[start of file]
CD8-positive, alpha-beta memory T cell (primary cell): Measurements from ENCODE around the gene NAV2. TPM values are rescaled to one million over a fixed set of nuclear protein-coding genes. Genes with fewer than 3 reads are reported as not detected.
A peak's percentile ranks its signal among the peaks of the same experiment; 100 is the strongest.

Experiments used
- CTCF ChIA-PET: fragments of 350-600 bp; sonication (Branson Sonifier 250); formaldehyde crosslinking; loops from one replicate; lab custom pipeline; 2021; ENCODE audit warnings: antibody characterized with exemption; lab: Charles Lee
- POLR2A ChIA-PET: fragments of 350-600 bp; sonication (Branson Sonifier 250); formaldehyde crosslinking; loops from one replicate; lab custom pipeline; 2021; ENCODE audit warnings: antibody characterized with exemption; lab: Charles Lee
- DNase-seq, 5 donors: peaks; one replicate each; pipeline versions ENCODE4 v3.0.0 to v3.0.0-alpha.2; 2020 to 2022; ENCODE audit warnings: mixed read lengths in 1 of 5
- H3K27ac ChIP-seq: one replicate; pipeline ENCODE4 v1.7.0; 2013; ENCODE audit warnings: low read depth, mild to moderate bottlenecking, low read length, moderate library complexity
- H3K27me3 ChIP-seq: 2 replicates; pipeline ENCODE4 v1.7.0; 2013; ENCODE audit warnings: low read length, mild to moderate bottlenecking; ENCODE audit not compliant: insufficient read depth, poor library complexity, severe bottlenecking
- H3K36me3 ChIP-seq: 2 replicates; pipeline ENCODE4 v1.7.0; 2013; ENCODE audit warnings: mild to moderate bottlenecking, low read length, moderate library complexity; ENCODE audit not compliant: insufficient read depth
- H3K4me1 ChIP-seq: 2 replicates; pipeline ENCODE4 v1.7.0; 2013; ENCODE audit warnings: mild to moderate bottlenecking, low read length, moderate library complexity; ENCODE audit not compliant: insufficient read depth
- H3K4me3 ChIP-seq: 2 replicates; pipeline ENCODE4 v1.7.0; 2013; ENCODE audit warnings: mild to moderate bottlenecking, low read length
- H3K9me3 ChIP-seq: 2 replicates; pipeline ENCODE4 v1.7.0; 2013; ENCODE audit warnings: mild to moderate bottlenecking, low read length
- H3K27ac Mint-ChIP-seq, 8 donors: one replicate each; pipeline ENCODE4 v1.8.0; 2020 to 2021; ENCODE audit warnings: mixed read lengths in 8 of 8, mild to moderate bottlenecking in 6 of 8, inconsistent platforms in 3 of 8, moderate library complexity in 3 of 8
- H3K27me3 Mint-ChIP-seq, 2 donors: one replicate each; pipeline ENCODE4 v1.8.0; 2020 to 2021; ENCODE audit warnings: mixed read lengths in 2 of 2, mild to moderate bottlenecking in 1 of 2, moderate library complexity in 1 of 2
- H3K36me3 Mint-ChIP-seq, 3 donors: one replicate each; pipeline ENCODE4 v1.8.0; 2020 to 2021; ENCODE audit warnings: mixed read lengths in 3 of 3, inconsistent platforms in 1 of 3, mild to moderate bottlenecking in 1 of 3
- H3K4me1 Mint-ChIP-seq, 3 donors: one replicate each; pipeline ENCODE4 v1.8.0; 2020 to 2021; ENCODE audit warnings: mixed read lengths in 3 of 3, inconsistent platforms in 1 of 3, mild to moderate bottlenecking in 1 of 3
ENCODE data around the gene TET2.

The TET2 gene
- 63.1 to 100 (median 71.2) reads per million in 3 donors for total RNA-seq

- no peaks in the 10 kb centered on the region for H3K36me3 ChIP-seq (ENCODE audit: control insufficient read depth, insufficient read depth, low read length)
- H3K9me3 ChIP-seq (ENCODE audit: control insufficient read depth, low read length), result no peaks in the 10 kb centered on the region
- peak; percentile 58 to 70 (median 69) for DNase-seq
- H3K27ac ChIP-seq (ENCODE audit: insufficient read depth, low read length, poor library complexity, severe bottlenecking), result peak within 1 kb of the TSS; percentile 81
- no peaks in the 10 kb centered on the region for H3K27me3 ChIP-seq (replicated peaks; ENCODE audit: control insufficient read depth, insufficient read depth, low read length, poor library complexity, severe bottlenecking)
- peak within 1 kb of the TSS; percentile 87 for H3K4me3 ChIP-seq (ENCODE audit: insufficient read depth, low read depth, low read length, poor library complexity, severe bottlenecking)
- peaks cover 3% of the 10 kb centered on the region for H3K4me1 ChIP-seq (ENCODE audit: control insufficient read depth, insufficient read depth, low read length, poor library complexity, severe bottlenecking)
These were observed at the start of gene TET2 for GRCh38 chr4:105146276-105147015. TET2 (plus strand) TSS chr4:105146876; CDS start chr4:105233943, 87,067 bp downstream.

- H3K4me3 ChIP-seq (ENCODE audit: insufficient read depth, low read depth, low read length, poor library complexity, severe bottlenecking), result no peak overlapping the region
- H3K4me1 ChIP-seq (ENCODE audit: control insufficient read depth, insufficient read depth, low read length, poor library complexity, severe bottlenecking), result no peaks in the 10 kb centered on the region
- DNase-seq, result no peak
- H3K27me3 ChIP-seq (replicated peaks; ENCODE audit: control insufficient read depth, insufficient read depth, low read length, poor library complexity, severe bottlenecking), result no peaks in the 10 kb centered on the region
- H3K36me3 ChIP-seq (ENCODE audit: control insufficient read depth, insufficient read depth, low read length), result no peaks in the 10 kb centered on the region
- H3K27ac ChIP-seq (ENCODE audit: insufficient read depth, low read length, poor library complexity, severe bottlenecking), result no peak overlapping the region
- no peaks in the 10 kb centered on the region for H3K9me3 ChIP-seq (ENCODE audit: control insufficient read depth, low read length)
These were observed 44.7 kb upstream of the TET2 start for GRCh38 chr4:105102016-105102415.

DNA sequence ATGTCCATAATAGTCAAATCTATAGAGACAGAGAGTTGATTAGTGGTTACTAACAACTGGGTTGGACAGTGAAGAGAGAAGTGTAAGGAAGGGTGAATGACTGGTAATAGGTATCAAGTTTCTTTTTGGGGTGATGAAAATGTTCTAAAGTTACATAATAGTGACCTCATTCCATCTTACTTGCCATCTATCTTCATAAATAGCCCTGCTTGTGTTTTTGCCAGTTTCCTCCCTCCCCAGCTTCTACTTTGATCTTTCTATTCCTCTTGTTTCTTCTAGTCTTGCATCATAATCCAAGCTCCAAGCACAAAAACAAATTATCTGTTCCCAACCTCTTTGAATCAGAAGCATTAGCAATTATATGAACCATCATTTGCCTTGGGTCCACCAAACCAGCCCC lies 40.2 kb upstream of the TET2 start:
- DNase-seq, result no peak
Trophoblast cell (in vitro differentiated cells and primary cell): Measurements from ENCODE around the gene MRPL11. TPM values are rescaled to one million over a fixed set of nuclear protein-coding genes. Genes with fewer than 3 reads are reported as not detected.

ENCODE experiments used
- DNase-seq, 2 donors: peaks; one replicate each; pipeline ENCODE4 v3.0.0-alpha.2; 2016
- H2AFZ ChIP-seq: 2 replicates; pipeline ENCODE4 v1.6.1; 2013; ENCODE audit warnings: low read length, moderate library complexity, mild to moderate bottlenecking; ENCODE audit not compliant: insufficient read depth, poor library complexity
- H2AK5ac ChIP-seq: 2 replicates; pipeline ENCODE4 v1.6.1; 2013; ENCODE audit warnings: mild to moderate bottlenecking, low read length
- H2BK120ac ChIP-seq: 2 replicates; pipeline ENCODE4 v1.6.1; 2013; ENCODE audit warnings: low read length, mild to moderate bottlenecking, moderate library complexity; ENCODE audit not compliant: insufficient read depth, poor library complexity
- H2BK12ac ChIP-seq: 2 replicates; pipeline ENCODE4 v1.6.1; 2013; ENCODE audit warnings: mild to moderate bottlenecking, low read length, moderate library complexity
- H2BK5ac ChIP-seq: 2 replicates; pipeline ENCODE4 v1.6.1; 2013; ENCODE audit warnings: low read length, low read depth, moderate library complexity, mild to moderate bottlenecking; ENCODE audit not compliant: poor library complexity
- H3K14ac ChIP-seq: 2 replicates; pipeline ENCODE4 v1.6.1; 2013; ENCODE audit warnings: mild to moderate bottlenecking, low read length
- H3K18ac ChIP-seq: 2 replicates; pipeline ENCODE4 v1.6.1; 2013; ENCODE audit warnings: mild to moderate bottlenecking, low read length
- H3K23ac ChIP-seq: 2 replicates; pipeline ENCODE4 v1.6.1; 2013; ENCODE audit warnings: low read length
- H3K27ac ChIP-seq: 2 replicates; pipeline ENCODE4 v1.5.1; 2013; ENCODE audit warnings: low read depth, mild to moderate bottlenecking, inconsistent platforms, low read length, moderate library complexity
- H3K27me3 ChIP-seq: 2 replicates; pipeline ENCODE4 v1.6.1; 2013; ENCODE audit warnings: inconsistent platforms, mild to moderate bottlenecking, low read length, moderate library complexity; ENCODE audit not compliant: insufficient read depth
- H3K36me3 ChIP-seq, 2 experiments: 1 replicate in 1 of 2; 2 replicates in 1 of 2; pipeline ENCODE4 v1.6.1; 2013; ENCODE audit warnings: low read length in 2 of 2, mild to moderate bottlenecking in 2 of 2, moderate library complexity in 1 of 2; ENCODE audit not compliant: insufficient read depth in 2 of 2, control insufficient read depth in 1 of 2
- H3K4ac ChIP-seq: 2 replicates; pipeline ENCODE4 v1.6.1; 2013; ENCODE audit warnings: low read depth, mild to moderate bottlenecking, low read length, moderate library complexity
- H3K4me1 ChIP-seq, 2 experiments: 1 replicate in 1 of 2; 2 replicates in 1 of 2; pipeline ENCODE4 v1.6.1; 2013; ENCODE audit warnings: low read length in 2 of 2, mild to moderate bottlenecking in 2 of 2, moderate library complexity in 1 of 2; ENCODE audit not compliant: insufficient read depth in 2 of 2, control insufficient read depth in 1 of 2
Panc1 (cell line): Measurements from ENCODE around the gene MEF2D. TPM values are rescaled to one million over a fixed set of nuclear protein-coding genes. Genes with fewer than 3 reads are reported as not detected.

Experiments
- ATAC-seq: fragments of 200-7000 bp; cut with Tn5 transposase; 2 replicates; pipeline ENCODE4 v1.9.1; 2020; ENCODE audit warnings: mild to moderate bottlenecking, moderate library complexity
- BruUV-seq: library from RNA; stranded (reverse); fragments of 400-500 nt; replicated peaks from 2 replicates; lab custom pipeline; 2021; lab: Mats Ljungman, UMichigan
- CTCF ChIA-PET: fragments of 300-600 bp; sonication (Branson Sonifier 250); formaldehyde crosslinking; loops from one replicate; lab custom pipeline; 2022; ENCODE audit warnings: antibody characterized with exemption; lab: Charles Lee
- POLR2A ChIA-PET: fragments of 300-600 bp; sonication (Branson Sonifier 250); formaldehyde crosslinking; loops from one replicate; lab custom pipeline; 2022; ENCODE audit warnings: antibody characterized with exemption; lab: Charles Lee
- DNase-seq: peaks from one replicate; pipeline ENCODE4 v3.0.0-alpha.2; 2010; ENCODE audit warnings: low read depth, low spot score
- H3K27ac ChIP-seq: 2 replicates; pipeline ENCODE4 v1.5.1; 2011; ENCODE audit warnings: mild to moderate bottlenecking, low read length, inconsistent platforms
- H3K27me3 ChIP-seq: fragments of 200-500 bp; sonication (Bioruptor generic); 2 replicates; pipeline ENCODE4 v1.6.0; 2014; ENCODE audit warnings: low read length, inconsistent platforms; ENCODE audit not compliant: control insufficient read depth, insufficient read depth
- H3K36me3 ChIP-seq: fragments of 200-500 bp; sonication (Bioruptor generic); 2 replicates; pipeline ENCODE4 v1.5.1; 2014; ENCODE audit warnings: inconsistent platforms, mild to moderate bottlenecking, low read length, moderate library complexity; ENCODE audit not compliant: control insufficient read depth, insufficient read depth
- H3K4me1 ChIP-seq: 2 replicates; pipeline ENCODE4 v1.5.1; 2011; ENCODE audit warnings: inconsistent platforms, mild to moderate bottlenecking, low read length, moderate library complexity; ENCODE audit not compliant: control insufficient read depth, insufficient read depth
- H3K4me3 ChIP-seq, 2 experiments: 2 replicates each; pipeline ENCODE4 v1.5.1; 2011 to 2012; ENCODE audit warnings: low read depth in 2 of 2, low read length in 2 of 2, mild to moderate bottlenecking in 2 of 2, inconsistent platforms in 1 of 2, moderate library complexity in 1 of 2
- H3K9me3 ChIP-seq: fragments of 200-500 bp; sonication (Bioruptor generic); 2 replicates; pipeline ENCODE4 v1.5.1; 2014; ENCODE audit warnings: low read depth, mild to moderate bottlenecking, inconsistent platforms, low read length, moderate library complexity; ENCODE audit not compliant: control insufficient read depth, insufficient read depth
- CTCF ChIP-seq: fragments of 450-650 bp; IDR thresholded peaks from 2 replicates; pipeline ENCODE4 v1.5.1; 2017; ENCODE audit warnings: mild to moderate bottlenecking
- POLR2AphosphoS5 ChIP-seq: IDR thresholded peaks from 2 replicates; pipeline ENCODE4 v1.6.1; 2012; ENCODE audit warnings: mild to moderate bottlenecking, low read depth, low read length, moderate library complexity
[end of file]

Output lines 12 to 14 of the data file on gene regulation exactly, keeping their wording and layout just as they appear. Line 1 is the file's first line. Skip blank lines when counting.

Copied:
- H3K9me3 ChIP-seq: 2 replicates; pipeline ENCODE4 v1.7.0; 2013; ENCODE audit warnings: mild to moderate bottlenecking, low read length
- H3K27ac Mint-ChIP-seq, 8 donors: one replicate each; pipeline ENCODE4 v1.8.0; 2020 to 2021; ENCODE audit warnings: mixed read lengths in 8 of 8, mild to moderate bottlenecking in 6 of 8, inconsistent platforms in 3 of 8, moderate library complexity in 3 of 8
- H3K27me3 Mint-ChIP-seq, 2 donors: one replicate each; pipeline ENCODE4 v1.8.0; 2020 to 2021; ENCODE audit warnings: mixed read lengths in 2 of 2, mild to moderate bottlenecking in 1 of 2, moderate library complexity in 1 of 2